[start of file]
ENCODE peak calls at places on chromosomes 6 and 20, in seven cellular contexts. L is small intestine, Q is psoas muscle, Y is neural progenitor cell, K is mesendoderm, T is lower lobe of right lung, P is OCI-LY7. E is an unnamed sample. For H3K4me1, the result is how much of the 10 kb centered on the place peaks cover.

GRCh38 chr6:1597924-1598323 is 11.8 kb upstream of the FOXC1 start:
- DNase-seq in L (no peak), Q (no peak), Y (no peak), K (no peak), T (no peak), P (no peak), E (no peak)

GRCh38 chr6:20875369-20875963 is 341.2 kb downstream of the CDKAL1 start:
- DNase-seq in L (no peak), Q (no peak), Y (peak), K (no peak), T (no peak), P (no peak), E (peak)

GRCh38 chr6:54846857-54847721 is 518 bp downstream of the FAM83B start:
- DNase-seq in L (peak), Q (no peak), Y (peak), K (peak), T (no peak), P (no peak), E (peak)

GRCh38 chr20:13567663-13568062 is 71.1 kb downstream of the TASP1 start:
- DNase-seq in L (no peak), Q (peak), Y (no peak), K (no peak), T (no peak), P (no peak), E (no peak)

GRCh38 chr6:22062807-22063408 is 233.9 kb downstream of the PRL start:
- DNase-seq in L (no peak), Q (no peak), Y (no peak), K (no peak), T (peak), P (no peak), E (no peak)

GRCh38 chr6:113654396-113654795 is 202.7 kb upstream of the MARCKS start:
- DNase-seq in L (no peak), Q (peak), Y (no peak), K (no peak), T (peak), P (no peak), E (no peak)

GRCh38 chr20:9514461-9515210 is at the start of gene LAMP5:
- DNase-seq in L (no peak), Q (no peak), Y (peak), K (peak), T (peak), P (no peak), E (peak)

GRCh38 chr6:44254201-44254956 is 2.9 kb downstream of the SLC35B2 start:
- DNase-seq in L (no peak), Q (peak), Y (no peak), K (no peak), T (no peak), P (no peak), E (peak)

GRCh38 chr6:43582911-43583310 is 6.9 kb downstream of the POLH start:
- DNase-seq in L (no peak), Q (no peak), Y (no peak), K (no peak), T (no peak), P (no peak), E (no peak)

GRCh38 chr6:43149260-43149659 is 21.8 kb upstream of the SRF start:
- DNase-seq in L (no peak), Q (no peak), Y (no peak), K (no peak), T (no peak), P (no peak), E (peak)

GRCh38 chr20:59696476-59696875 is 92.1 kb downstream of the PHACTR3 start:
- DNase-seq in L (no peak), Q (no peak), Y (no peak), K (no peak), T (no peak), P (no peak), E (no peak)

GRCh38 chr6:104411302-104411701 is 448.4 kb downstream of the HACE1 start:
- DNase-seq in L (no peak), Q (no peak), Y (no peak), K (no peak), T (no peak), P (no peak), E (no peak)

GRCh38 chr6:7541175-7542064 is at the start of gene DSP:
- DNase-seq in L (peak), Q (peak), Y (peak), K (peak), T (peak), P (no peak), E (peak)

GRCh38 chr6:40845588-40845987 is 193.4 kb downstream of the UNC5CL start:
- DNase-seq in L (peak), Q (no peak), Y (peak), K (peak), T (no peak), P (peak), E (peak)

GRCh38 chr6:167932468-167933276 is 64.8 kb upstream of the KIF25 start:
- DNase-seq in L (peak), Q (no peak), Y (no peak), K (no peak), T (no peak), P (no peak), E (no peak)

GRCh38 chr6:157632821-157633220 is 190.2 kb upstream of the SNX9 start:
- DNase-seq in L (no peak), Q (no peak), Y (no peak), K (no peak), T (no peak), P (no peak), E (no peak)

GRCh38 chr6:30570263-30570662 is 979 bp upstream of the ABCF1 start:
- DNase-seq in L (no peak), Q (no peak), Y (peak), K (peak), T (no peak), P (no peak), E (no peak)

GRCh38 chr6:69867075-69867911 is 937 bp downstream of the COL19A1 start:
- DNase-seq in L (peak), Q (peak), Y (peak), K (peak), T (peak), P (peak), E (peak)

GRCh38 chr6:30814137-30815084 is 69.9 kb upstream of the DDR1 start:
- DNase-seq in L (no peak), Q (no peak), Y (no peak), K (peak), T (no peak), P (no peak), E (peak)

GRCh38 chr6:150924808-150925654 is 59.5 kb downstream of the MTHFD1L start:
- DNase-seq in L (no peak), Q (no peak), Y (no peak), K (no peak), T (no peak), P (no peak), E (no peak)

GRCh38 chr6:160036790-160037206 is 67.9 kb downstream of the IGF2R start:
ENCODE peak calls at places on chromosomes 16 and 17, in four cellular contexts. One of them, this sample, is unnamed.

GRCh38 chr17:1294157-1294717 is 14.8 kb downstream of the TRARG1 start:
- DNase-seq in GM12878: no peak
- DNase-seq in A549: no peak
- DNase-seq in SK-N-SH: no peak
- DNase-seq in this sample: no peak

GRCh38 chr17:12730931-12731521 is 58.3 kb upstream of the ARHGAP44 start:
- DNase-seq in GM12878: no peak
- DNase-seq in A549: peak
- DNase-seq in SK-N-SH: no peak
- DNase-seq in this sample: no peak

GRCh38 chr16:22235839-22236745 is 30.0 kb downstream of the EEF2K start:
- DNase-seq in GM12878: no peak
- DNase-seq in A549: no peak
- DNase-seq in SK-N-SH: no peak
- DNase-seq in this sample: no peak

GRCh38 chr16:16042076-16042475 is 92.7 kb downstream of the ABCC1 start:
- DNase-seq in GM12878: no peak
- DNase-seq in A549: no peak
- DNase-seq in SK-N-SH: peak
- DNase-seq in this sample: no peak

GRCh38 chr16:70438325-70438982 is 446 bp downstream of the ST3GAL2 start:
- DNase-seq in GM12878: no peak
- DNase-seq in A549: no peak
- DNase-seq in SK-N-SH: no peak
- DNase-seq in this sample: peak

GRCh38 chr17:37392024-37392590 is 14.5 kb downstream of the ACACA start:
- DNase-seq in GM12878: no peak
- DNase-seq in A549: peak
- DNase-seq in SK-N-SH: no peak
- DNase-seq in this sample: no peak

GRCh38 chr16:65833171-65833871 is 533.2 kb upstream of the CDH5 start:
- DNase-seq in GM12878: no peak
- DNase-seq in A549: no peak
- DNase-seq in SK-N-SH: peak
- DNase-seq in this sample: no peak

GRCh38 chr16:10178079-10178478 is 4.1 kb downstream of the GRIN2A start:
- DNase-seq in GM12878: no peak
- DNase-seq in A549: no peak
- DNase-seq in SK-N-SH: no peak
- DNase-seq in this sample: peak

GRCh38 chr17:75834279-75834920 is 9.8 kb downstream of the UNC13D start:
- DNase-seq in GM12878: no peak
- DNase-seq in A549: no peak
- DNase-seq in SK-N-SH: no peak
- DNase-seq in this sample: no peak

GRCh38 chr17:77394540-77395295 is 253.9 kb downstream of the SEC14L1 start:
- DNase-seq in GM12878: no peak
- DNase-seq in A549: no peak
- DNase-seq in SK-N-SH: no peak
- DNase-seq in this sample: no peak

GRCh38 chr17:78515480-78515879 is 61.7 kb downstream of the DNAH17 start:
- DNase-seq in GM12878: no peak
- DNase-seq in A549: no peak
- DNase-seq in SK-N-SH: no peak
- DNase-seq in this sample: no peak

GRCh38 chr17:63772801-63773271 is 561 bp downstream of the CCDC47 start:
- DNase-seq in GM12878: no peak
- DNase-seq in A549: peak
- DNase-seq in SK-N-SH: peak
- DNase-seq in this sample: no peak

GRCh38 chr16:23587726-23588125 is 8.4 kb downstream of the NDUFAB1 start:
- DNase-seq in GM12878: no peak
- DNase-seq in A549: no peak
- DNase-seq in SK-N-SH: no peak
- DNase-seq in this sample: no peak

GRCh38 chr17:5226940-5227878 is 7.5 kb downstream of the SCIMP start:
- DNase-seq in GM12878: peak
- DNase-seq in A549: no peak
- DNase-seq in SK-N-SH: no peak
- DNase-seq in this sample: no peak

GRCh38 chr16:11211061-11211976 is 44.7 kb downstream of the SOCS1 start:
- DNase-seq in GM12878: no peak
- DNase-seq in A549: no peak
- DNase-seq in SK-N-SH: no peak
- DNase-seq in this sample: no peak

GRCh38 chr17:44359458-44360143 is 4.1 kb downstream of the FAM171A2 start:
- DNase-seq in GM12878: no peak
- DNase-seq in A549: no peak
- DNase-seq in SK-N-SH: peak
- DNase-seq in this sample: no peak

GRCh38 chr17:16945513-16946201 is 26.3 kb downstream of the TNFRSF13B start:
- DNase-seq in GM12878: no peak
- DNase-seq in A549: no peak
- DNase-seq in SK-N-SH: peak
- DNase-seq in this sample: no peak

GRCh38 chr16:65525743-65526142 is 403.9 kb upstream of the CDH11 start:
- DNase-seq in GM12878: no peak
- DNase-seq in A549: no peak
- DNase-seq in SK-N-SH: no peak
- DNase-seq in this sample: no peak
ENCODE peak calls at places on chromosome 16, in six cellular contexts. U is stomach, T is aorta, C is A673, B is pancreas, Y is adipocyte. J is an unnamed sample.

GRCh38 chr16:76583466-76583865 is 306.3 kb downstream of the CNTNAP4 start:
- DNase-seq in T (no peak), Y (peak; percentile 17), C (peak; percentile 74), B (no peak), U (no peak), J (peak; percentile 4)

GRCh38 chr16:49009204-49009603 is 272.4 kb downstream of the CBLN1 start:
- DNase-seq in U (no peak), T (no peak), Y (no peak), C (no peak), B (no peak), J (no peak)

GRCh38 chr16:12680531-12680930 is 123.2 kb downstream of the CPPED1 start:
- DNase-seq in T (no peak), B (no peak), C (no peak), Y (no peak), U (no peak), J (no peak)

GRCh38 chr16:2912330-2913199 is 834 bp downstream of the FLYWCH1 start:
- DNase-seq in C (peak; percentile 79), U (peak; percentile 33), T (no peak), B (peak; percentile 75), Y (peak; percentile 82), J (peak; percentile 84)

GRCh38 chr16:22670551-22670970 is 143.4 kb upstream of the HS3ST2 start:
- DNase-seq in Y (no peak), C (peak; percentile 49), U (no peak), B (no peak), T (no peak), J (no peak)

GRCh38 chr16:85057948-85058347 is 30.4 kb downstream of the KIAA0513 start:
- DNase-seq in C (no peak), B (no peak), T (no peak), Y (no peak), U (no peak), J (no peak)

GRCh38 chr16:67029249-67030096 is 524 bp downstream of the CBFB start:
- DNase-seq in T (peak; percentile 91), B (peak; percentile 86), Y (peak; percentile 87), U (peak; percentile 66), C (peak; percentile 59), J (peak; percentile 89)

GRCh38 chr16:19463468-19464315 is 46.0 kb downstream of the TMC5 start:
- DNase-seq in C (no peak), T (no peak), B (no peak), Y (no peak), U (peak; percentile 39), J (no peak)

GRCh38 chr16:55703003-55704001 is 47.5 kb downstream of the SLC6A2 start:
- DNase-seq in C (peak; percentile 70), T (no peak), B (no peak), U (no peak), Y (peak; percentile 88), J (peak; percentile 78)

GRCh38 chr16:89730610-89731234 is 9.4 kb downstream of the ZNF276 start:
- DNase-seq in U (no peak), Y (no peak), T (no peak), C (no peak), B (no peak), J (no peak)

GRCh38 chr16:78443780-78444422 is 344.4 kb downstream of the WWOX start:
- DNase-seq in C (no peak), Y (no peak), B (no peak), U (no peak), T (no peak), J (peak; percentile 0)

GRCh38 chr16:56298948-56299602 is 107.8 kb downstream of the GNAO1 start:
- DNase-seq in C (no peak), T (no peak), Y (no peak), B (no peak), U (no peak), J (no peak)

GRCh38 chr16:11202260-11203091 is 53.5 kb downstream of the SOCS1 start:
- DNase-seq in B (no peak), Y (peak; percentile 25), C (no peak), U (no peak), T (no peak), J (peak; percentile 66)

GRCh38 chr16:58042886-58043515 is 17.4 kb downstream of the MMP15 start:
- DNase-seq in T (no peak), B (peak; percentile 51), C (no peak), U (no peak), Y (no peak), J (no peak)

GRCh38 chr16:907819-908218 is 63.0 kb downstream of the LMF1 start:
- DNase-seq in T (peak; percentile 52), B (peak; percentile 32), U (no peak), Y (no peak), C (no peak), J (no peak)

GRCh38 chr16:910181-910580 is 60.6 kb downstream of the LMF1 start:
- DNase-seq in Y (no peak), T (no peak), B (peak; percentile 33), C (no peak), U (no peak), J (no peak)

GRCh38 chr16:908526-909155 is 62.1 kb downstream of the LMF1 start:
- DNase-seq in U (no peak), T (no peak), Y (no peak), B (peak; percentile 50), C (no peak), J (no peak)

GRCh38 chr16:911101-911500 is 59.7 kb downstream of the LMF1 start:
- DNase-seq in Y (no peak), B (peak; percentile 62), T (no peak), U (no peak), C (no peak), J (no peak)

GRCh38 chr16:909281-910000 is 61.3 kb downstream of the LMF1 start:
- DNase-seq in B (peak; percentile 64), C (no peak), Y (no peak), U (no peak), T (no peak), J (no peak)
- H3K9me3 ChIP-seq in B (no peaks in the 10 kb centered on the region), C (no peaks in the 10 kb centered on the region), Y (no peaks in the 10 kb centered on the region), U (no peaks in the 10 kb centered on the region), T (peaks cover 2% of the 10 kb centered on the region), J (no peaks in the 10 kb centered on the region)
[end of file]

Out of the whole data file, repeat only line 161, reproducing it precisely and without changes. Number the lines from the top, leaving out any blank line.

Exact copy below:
GRCh38 chr16:58042886-58043515 is 17.4 kb downstream of the MMP15 start: